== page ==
“Many people think that a non-democratic set-up is a panacea for the economic problems of Pakistan. They’re wrong. A non-democratic government is not sustainable,” said Ishrat Husain, former governor of the State Bank of Pakistan, who is currently serving as dean and director of IBA. “Democracy is slow and messy. It takes two steps forward and four steps backwards. Yet it’s the only option. The democratic process shouldn’t be interrupted.”

Husain said military regimes do make an extra effort in the beginning to improve the economy because they have not yet developed a constituency of their own. “But later on, they start making compromises.”

Claiming that a democracy needs low poverty and high literacy rates to prosper, Gillette Pakistan CEO Saad Amanullah Khan said Pakistan had only two eras of development: first, in the early 1960s, and second, during the first three years of the Musharraf government. “I don’t care if a dictator is there as long as he revamps the economy,” Khan said.

He said that the idea of a government led by technocrats that could bring the economy back on its feet had its relative merits. Khan emphasised the need for adopting a national vision for long-term growth, adding that the entire nation should work towards its realisation. “Go to Proctor & Gamble or Gillette, and they’ll tell you their five-year goals in detail. But ask a government representative what the vision for Pakistan is for the next five years, you won’t get any definite answer.”

Disagreeing with Khan, Husain said Pakistan did not need any more “visions,” as the problem existed in their implementation only. “The country is full of pious documents. These are beautifully written policy papers that nobody reads. We all agree on the substance of policy, but the implementation is the real issue.”

Responding to a question, former Asia editor for The Economist Simon Long said it was wrong to attribute Pakistan’s dismal economic performance of six decades to its culture or laid-back attitude to work. He said that 35 years ago people often assumed China’s poor economy was a consequence of Confucianism. He said it was now obvious that Confucianism had nothing to do with the slow growth in the economy of China.

Talking about Pakistan’s economic indicators, Long said an economy with a tax-to-GDP ratio of less than 9% was not sustainable. He said it was hard for him to understand how Pakistan’s economic managers would bring down the fiscal deficit in next two to three years.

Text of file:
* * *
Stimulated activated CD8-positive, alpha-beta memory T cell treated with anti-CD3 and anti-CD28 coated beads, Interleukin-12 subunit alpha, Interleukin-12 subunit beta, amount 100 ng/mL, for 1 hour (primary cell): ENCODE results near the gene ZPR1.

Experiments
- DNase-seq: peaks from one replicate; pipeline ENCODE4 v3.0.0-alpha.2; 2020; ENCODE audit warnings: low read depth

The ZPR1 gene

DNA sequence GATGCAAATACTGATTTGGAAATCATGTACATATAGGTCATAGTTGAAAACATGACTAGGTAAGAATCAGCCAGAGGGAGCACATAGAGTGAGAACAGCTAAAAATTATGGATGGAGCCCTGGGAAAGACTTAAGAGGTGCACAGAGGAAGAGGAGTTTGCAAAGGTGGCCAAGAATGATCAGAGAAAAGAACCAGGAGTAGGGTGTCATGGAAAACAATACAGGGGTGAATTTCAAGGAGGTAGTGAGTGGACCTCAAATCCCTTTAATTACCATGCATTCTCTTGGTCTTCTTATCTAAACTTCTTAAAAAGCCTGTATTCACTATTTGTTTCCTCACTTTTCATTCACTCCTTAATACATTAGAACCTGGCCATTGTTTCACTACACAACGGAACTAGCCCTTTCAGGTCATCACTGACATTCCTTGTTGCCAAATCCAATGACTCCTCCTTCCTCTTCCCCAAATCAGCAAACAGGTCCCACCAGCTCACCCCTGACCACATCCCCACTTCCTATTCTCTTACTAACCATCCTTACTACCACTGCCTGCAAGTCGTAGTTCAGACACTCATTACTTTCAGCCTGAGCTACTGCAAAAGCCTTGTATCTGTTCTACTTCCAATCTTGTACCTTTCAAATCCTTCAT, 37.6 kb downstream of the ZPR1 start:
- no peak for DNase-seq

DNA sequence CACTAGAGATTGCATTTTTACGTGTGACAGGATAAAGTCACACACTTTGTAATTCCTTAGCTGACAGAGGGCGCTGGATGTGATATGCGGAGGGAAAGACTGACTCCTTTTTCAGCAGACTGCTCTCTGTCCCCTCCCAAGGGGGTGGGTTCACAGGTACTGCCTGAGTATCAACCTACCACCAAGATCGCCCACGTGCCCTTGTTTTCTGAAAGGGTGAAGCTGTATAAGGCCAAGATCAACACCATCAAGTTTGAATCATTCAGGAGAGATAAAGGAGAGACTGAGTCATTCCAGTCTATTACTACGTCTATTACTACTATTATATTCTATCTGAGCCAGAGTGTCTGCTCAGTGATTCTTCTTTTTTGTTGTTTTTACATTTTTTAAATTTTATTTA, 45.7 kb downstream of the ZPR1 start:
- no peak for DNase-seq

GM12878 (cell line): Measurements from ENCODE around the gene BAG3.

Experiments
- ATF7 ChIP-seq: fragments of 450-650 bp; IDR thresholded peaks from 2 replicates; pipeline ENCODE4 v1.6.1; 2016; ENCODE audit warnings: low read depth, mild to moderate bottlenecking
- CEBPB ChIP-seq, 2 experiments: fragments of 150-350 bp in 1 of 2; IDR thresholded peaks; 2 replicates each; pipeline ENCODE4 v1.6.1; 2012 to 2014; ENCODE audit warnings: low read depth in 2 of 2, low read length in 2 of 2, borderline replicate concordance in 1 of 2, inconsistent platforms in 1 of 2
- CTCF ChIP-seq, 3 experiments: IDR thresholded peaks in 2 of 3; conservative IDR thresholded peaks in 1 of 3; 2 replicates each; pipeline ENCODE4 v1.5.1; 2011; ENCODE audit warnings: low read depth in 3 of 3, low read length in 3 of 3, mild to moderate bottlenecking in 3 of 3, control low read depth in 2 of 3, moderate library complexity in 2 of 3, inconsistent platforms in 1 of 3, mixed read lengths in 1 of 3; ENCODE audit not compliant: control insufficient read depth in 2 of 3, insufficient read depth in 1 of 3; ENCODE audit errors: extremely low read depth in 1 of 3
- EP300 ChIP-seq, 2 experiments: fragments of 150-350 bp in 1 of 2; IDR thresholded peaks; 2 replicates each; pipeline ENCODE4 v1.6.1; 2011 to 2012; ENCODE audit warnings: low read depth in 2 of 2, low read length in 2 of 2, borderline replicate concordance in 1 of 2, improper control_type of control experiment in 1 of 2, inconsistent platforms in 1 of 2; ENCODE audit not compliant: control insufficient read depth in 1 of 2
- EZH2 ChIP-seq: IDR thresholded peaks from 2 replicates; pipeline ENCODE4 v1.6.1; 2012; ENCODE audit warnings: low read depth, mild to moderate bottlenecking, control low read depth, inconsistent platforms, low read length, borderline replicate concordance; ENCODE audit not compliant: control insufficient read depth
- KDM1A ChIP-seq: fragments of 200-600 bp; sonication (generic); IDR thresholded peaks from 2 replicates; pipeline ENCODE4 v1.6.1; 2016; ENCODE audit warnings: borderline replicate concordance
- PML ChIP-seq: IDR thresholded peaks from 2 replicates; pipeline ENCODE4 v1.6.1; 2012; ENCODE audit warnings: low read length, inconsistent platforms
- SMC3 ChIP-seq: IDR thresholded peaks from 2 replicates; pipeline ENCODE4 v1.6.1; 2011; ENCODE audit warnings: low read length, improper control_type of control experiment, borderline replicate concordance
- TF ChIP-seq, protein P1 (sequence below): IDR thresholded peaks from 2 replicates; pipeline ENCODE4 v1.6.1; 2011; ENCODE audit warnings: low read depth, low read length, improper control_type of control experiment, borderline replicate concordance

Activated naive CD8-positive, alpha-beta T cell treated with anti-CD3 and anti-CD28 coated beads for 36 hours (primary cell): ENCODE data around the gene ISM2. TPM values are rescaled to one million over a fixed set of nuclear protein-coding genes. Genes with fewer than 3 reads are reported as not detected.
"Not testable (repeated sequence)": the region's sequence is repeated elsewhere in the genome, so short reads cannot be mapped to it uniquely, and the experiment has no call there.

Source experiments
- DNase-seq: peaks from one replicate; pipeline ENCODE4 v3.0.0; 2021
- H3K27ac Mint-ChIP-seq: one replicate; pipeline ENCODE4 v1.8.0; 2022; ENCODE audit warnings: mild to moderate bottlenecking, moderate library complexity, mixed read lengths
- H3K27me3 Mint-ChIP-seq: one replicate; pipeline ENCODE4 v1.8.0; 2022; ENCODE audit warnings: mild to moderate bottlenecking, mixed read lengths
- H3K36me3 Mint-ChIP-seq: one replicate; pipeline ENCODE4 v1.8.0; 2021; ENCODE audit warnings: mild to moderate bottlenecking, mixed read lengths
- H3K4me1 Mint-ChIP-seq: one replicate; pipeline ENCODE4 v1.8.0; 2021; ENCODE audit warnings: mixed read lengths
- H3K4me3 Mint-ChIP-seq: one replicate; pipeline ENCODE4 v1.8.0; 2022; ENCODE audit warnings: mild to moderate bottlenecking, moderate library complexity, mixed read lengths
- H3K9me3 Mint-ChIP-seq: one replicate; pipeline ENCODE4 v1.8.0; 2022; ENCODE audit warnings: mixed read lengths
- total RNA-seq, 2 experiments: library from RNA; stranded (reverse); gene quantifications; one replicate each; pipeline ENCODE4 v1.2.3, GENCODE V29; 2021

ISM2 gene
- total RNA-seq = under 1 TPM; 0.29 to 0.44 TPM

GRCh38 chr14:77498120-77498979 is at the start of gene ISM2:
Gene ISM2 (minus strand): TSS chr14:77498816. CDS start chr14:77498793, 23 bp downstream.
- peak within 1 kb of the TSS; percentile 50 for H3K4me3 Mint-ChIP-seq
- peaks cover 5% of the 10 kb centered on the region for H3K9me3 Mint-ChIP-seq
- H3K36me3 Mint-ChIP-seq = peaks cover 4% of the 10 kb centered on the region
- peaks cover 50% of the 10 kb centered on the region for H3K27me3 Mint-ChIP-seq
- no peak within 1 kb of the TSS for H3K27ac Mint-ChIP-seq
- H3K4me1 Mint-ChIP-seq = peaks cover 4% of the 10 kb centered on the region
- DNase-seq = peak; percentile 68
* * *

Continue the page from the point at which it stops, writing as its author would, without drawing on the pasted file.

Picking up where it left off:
In response to the comment of a business student that Pakistan should stay away from all kinds of foreign aid and assistance to achieve self-reliance, Husain said the assumption that the Pakistani economy depended on US aid to survive was wrong. “Isolationism won’t solve our problems. Transfer of knowledge and technology is important. You’ve to be outward-oriented.”


http://tribune.com.pk/story/301827/failed-rescue-act-too-many-visions-for-pakistan/

Riaz Haq said...

Here's an AP report Imran Khan's Karachi rally on Dec 25, 2011:

More than 100,000 people rallied in support of Pakistani cricket legend and opposition politician Imran Khan in the southern city of Karachi on Sunday, further cementing his status as a rising force in politics.

His message of cracking down on corruption and standing up to the U.S. has found new resonance at a time when Pakistanis are fed up with the country’s chronic insecurity and economic malaise.
----------
Khan has been especially popular with the country’s urban middle class youth, and many of the people at the rally were young Pakistanis wearing Western clothes.

Two prominent politicians who have joined Khan’s party in recent months include former Foreign Minister Shah Mahmood Qureshi, who had a falling out with the ruling Pakistan People’s Party, and Javed Hashmi, who was a key member of the main opposition party, Pakistan Muslim League-Nawaz.

Khan’s rising popularity could be a concern for the U.S., given his harsh criticism of the Pakistani government’s cooperation with Washington in the fight against Islamist militants.

He has been especially critical of U.S. drone strikes targeting militants in Pakistan and has argued that the country’s alliance with Washington is the main reason Pakistan is facing a homegrown Taliban insurgency.

Despite Khan’s rising popularity, it’s unclear how much he can shake up the political scene in the next national elections in 2013. Both the PPP and the PML-N have strongly entrenched bases of support that will be difficult to challenge.